Q+A with JJ Grey, who returns to Pisgah Brewing Co. on Aug. 19

Photo by Jim Arbogast

Raising pecans is not as difficult as it might seem, to hear Florida-Based songwriter and bandleader JJ Grey tell it. “There’s not much to do except mow,” he says. “Pecan season comes in late summer. They fall and you just pick ’em up.” The trees were already on Grey’s Florida farm when his grandparents purchased the property in the 1960s; the musician maintains the land in addition to keeping up a busy touring schedule with his band, Mofro. JJ Grey & Mofro return to Pisgah Brewing Co.’s outdoor stage on Friday, Aug. 19.

The musician’s songwriting has some similarities with his relaxed approach to Pecan farming. Here, he talks to Xpress about where songs come from, how he balances tour and family life, how he feels about his latest album, Ol’ Glory (which came out last spring) and his memories of Asheville shows in the distant past.

Mountain Xpress: The feel of your music is steeped in place, especially in Florida. Is that something you cultivate?

JJ Grey: For me, the words just kind of come. If I try to get clever and figure all that out, it’s usually to disastrous effect. It just gets thrown away or moved on. It’s one of those things that sounds brilliant at 11:30 at night, but the next day you wake up and say, “What the hell was I thinking?”

I don’t have a love-hate relationship with it, but I don’t always like to do it. I wish [songs] always wrote themselves, and I didn’t have to think about it. It’s like working out — at times it’s wonderful, and other times you’re like, “God, I wish I didn’t have to do sh*t, and I’d just wake up and be in great shape every day.” It’s the same with every other factor of my life. … The yard looks great, I wish I didn’t have to keep mowing it all the time.

Do you have a ritual around or schedule for working on music?

Sometimes I think it might be a little bit to my detriment, but I don’t sit around and write songs all the time. I don’t practice. This past year I’ve worked on my voice in terms of improving my ability to survive touring. After so many years it builds up. It’s like playing basketball — you beat yourself up, but you can do it for a long time. If you do it right, you can do it indefinitely, until you don’t want to anymore. It’s the same way with singing. I want to have that luxury. I don’t want to stop because I didn’t take care of myself. But my voice now is the best it’s ever been. I have the biggest range and can do it with the least amount of effort.

I’m gone on the road so much, the last thing I want to do when I get home is play music straight away. I’d rather take the family to the beach or ride bikes. I’d rather be a jack of all trades then a full-time master of none. What would you sing about? It’s like watching somebody who locks themselves in their bedroom for 20 years so they can play something with blinding speed. They come out on stage and at first you’re like, “Oh my God!” But it doesn’t even take 10 minutes. If that’s all you’re going to hear, you hear their story is, “I practice a lot.” That’s not enough to even carry a five-minute conversation. … You gotta stop and go to Pizza Hut, see something go down so you can write a song about it.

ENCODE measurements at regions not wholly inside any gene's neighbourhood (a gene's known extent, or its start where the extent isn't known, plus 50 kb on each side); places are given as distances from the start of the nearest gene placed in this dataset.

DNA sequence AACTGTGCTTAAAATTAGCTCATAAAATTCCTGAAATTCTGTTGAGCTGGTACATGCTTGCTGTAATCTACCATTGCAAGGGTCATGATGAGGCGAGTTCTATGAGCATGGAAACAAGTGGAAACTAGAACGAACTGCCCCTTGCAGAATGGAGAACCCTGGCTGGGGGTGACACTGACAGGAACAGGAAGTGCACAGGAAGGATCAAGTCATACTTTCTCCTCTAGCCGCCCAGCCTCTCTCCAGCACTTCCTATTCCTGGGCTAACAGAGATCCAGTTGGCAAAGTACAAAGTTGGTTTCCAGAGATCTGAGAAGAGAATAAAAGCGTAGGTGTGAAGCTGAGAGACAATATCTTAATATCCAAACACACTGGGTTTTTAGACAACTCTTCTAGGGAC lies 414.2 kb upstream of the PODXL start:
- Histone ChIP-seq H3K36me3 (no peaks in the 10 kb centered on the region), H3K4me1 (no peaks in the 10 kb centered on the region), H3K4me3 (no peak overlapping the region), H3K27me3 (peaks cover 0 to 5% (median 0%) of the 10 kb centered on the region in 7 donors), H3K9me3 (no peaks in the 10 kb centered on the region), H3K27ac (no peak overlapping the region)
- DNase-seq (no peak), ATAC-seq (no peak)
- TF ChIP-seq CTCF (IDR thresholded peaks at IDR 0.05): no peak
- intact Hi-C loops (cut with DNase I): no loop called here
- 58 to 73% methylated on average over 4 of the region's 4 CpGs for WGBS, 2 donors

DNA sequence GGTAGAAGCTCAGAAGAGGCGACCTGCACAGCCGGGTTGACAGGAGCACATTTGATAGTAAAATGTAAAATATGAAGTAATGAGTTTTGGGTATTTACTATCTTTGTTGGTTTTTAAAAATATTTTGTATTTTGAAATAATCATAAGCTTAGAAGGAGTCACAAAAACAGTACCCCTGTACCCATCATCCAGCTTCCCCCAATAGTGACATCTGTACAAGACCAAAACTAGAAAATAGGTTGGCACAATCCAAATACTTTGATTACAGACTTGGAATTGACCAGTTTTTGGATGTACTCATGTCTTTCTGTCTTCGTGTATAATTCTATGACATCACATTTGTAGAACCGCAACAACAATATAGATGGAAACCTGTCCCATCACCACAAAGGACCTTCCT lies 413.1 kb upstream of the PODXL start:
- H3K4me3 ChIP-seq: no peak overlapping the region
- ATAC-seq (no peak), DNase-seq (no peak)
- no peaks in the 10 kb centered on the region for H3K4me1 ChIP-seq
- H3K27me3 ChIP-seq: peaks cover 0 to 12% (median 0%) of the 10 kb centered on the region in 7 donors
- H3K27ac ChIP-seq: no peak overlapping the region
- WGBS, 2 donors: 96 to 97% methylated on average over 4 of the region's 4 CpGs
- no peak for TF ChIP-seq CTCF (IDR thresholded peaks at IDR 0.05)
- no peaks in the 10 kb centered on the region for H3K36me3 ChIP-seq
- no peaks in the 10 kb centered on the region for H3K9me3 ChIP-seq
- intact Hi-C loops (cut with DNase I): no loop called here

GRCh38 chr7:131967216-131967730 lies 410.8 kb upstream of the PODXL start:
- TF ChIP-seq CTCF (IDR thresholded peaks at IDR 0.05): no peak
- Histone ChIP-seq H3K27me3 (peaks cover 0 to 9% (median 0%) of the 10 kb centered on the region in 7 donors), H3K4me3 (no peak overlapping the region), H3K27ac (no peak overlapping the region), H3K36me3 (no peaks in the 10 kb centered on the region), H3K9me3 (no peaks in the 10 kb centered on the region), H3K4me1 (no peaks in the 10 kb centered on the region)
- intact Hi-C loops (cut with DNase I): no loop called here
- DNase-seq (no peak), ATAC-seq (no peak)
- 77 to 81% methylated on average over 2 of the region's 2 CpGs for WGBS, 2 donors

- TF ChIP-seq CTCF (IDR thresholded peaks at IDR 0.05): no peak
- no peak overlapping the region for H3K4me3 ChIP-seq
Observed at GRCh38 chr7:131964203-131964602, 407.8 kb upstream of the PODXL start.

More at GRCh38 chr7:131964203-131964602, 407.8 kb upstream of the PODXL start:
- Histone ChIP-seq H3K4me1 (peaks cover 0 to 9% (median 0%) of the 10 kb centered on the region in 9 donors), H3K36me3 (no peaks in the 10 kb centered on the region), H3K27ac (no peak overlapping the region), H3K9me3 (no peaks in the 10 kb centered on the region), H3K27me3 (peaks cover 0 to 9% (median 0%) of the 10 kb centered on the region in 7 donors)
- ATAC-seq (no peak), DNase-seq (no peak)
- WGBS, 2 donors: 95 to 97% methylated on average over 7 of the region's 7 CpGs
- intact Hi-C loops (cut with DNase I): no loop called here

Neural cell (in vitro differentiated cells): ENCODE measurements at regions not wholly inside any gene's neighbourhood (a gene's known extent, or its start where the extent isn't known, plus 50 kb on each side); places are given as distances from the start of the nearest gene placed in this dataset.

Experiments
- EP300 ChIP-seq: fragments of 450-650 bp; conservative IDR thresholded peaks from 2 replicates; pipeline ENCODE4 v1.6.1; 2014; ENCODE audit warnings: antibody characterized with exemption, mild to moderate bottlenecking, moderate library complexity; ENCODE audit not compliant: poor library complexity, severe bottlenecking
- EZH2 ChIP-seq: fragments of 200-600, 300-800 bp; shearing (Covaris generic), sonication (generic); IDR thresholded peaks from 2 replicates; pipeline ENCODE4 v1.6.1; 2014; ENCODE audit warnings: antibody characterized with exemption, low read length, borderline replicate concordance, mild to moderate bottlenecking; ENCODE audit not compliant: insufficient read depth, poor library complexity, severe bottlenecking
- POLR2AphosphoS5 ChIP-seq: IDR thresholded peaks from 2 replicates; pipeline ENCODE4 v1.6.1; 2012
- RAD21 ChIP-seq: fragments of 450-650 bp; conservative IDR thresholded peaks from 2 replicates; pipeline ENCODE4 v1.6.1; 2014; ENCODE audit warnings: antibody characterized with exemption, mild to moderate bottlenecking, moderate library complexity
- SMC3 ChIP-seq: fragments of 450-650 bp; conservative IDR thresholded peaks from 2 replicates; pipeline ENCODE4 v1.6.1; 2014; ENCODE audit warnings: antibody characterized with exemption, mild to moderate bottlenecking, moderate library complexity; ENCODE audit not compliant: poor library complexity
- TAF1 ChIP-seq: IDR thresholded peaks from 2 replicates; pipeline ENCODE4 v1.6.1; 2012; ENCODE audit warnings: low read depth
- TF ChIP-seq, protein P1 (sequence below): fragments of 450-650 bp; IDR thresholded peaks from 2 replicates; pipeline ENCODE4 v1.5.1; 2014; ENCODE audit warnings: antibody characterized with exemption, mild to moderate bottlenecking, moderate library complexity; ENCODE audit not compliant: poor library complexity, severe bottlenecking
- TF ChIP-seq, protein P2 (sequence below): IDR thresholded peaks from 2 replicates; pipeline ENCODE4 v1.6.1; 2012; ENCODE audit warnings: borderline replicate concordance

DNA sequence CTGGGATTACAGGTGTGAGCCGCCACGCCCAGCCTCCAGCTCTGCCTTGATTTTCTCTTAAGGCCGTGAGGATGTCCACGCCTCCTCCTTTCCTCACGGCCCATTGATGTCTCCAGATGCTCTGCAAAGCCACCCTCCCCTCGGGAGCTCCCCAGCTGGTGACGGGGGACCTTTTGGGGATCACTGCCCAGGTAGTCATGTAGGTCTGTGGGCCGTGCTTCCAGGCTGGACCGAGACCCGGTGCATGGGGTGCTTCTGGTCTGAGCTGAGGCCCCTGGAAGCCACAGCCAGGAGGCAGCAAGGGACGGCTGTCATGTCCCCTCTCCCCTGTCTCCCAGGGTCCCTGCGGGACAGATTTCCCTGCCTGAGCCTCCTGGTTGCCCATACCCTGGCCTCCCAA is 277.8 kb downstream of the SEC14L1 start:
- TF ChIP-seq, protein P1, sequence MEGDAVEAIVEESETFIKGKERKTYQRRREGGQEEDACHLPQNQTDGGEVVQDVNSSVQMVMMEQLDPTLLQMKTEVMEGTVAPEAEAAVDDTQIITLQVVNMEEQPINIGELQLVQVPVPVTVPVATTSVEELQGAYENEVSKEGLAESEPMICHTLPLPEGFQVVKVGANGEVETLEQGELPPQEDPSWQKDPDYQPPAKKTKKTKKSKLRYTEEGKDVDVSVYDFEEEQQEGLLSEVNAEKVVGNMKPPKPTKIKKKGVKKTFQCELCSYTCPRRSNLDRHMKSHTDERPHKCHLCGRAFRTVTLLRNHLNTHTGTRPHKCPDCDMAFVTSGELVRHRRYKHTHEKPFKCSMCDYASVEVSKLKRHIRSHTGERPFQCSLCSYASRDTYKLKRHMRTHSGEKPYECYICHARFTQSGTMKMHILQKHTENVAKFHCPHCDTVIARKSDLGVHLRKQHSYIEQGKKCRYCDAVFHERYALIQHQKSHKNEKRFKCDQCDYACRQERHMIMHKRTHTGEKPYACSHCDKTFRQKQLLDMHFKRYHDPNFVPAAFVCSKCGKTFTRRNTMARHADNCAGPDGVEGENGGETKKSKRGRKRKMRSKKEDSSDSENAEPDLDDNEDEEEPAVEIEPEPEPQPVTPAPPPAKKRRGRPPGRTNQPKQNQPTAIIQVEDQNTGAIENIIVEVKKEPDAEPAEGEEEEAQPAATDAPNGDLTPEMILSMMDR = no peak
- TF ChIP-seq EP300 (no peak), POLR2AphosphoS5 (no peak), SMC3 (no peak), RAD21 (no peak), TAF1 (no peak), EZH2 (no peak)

Now that you’ve toured Ol’ Glory for a year, has your relationship to that group of sounds changed?

I always mess with arranging a little bit. Some things just shift live. I always like to leave parts open. The song “Ol’ Glory” itself can be eight or nine minutes long, or it can be 12 or 15 minutes long. … If this thing is really happening, time just goes away. We spent a lot more time on Ol’ Glory playing the material before we hit the studio. That way the material felt a little more lived in, especially from the singing standpoint. All the records, the guys who played on them played great. I didn’t always feel great about the singing. I always felt, after I sang it live for a year, like, “Damn, I really wish I could re-record that, now that I’ve found a groove, with an audience participating and the band playing and doing this thing.” I felt better about this record.

You’ve been coming to Asheville for a long time. Any memories of past shows in the area that you can share?

Asheville is one of our favorite places. I remember the first time I played in Asheville — it was along time ago, before it became a hippy-esque place. It was a place called The Squashpile [a punk club opened by Pattiy Torno in the late 1980s]. I got that gig through a famous little club here in Jacksonville called Einstein a Go-Go. … [The owners] knew the people at The Squashpile. It was probably around 1990. I’ll never forget — some cats drove by and threw beer bottles at the place. … I wasn’t calling what I did Mofro yet.

I’ve known the area for a long, long time. I’ve been coming there, playing Stella Blue [now Asheville Music Hall] for years, then up to The Orange Peel and now Pisgah. I tell you what, I love playing Asheville — it’s one of the better places we get to play. The audience there is into it in a way I wish I could take as a training video to train audiences in other parts of the country: “Check this out: They’re into it, but in the meantime they’re listening to it.”


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About Alli Marshall
Alli Marshall has lived in Asheville for more than 20 years and loves live music, visual art, fiction and friendly dogs. She is the winner of the 2016 Thomas Wolfe Fiction Prize and the author of the novel "How to Talk to Rockstars," published by Logosophia Books. Follow me @alli_marshall

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